Source: Bedfordshire Times 12th November 1915

Roll of Honour - Wednesday 27th October 1915

Killed in Action

2nd Battalion: front line trenches at Givenchy-lès-la-Bassée

  • 18748 Private William George FELSTEAD, born and resided Sheering [Essex] (Guards Cemetery, Windy Corner, Cuinchy)

Monday 26 October 2015

Animal Life in No Man’s Land

Tuesday 26th October 1915: Cats and dogs are not habitual friends. Nevertheless, a curious incident was observed by a sentry in the 7th Battalion, Bedfordshire Regiment yesterday. Captain Meautys, the adjutant, related to us, with some amusement that a canine and a feline were observed to leave the German front line. They walked amiably through No Man’s Land to a shattered wood and disappeared. Had they been rats one might have thought they were leaving a sinking ship, but one can hope.

Source: X550/8/1

Sunday 25 October 2015

Zonophone Wanted

Monday 25th October 1915: A Corporal of the Bedfordshire Yeomanry out in France writes: “I think very few people in Bedford realise that they have 25 of their Yeomanry boys serving as Mounted Military Police for the Division(2) in France. We have been out here with this division since the 31st of last March. We now beg a favour, and ask our townspeople to send us a Zonophone(1) with a few records to help take the monotony from our work. I was going to say to help us cheer up but it is needless to say that the Bedford boys are always cheerful”.

Source: Bedfordshire Times 29th October 1915

(1) Zonophone was actually a recording label; here it is clearly being used as a synonym for gramophone.

(2) 1st Cavalry Division 

Roll of Honour - Monday 25th October 1915

Died of Wounds

8th Battalion

  • Private Alfred William EVENETT, son of E Evenett of Heydon Road, Great Chishall [Hertfordshire] (Lijssenthoek Military Cemetery)

Saturday 24 October 2015

Poetry from Gallipoli

Sunday 24th October 1915: We have received the following piece of poetry from a former Bedfordshire Yeoman, who transferred to the East Anglian Royal Engineers and has served in Gallipoli.

I stood on the deck of a troopship,
At the Gate of the Dardanelles,
‘Midst the thunder of warship’s cannon,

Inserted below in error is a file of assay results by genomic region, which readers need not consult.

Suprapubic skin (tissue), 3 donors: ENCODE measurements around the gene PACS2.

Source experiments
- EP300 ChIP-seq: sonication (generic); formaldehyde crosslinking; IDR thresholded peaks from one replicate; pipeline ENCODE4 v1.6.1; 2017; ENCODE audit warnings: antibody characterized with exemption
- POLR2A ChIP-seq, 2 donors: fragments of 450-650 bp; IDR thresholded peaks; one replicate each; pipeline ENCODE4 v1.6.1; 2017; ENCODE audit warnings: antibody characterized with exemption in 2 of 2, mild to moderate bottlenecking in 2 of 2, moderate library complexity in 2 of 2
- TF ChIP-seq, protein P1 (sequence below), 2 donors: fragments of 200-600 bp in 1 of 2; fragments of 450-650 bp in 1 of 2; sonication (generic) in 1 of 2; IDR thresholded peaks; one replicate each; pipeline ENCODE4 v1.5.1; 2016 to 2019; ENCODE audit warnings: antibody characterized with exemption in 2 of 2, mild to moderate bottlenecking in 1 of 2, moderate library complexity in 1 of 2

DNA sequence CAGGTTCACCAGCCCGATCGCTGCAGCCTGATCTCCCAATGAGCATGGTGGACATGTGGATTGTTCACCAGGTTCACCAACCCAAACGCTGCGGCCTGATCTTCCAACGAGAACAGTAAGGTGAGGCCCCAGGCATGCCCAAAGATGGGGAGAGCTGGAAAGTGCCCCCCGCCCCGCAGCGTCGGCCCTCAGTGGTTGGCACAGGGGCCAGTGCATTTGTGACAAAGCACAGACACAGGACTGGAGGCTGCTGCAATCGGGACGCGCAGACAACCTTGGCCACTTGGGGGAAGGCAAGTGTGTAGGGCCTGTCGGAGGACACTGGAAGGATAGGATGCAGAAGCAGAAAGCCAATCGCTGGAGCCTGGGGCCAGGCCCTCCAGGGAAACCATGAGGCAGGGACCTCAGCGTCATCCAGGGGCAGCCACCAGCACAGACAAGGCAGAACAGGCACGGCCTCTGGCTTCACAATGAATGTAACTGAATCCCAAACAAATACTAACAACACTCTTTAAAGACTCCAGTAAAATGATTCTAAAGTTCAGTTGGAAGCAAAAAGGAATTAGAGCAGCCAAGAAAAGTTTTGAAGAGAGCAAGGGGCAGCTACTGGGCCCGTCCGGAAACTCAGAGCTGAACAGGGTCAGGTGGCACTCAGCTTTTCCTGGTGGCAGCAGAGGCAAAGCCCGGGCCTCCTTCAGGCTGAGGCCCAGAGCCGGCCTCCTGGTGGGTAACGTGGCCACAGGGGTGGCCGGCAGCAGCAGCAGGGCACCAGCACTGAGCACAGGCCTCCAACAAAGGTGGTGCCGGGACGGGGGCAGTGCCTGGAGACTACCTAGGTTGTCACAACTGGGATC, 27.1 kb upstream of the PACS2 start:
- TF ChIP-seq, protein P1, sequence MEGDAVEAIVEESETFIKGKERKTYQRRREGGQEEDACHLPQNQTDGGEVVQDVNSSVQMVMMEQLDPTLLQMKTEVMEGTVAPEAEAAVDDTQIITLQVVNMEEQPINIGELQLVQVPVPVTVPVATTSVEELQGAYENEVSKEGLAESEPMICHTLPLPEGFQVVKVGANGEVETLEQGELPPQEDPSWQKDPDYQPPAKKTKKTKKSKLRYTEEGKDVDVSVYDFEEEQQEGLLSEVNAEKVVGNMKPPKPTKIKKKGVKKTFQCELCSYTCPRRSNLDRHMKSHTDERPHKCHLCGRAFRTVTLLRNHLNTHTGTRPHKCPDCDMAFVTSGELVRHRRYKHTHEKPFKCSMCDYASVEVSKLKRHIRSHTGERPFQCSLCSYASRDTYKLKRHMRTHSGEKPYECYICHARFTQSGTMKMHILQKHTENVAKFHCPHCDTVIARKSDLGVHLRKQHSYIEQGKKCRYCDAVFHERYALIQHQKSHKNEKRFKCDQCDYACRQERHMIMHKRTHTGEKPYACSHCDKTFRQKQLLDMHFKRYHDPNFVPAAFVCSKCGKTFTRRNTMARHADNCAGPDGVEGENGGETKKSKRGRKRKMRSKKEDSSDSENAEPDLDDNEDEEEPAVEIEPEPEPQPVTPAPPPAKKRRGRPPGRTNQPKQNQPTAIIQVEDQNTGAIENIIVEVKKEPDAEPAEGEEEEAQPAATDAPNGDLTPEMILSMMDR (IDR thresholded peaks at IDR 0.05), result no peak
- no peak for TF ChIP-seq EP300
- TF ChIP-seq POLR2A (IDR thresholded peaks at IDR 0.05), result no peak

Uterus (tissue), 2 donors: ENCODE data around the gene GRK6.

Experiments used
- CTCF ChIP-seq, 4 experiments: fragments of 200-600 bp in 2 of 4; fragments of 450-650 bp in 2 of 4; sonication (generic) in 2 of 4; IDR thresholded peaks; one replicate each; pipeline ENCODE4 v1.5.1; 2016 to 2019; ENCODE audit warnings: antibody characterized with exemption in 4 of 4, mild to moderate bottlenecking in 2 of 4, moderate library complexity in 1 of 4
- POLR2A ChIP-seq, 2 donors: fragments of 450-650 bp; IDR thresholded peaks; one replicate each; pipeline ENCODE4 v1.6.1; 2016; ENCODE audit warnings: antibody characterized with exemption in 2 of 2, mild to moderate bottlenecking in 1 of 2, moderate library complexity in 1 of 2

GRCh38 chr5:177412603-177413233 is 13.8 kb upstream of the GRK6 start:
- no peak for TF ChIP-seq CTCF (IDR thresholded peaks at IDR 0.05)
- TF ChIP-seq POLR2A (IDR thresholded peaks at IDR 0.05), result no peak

And the bursting of giant shells.
When men were dying in Britain’s cause,
To open the Sultan’s door.
Shrapnel, rifle and machine gun fire,
Raising a living hell on shore,
I thought of those men who were fighting,
Three thousand miles from home,
Shoulder to shoulder with Australia’s sons,
The clerk and the rolling stone,
Ghurkhas, Sikhs and Lancers.
From India’s sunny clime,
All had left their near and dear
For a place in the firing line.
Each one had answered the Empire’s call,
Each one doing his bit,
While thousands of men were rusting at home,
Equally strong and fit.
Could they but know, could they but see,
The soldier and the tar
Working together as Britons should,
In the fighting at Seddal Bahr(1),
They would throw their aprons to the girls,
Give up their games of whist,
And sing the Tipperary song,
As they scrambled to enlist.
There’s Achi Baba yet to take(2),
And the forts around Chanak(3),
These positions must be won,
There must be no holding back.
We want more men and still more men,
Before this can be done.
Do they realise the fact?
Will they ever come?
I’m only a British sailor man,
But I put it to them straight
Enter Kitchener’s Army ere it is too late.
Ere the butt of an enemy’s rifle
Comes crashing through your door
And the blood of innocent children
Stains the kitchen floor.
Tell them you are coming.
Tom, Dick and Harry too.
Shoulder to shoulder, hand in hand
To pull the Empire through

Source: Bedfordshire Times 29th October 1915

(1) Sedd el Bahr was a landing beach in the Gallipoli campaign

(2) Achi Baba was the mountain dominating the Gallipoli peninsula; it never fell to the allies despite four attempts

(3) A major port city on the Asian mainland opposite the peninsula, again not taken by the allies.

Roll of Honour - Sunday 24th October 1915

Died of Wounds

8th Battalion